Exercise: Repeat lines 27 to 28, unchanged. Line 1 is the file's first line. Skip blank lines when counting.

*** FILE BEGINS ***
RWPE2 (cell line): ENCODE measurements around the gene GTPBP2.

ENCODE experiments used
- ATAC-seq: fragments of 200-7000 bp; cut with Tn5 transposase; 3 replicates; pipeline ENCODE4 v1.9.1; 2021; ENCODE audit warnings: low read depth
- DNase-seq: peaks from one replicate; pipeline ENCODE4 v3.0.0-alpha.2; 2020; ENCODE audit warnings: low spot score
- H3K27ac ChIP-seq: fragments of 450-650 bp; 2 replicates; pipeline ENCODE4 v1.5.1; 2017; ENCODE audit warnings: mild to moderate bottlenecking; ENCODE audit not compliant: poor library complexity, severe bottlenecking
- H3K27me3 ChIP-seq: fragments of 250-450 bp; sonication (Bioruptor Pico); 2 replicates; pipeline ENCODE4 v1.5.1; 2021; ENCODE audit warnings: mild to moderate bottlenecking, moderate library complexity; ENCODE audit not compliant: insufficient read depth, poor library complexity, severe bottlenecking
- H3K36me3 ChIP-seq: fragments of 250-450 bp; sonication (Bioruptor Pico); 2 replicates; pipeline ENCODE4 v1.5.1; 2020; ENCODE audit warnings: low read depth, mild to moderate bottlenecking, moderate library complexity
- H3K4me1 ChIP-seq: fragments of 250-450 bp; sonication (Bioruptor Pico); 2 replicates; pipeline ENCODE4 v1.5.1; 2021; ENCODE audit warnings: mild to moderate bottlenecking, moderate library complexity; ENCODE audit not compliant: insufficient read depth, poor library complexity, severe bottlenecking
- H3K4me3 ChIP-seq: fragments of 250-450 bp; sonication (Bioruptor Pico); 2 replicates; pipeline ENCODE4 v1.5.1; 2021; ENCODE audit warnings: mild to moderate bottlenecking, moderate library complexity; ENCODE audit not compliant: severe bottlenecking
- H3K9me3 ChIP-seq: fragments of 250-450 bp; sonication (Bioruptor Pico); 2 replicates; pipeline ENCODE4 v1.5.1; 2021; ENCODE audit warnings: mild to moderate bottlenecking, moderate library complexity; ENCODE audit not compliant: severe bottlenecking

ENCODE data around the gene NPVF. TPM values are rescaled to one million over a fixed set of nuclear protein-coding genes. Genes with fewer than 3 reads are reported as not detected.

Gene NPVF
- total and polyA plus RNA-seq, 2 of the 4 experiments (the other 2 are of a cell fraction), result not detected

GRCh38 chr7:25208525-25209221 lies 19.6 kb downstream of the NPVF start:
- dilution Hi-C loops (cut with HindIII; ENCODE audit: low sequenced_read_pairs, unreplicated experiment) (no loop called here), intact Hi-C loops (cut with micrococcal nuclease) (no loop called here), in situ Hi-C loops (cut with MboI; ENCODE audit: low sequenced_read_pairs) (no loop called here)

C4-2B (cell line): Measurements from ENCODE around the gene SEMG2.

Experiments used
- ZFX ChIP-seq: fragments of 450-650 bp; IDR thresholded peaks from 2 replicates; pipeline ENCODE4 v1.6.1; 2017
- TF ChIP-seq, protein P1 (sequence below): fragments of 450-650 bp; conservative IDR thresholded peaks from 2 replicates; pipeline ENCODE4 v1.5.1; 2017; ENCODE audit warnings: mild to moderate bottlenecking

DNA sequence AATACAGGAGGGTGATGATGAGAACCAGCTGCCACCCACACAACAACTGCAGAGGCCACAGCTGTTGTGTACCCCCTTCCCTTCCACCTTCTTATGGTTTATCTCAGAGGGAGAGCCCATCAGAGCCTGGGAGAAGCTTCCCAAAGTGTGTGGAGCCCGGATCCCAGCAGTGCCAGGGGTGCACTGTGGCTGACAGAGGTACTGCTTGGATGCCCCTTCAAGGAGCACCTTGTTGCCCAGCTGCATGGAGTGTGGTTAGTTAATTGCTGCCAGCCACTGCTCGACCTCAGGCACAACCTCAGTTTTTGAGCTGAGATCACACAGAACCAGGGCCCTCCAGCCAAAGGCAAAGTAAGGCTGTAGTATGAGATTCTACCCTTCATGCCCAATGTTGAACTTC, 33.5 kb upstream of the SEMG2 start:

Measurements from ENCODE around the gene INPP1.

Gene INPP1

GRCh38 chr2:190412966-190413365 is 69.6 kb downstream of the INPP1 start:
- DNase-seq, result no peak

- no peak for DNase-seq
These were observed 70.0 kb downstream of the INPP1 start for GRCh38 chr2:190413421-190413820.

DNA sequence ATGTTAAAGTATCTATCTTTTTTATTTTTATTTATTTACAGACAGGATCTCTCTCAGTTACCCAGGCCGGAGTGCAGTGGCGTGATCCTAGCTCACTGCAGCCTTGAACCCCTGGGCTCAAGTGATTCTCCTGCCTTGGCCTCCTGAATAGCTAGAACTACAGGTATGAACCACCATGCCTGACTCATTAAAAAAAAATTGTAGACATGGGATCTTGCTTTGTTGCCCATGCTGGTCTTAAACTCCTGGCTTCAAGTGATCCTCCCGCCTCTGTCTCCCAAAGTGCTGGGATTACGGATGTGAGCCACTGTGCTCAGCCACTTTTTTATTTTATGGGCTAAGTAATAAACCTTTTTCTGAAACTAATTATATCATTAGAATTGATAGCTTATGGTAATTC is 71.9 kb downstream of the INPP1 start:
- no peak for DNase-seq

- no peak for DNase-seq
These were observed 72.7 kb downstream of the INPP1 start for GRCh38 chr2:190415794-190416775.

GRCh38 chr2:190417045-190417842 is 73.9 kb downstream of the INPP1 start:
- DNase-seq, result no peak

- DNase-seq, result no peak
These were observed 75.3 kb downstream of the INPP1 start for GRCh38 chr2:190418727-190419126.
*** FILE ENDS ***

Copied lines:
DNA sequence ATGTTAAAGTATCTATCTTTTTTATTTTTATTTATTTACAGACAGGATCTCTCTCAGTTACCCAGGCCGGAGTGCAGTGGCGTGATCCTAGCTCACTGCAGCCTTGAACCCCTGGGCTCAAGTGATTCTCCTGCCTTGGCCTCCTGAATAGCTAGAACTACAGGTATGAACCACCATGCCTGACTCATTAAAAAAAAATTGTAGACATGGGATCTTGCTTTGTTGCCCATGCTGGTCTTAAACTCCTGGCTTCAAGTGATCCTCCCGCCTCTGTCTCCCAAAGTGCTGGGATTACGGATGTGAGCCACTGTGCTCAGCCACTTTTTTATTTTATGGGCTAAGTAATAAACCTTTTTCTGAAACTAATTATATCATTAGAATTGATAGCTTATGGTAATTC is 71.9 kb downstream of the INPP1 start:
- no peak for DNase-seq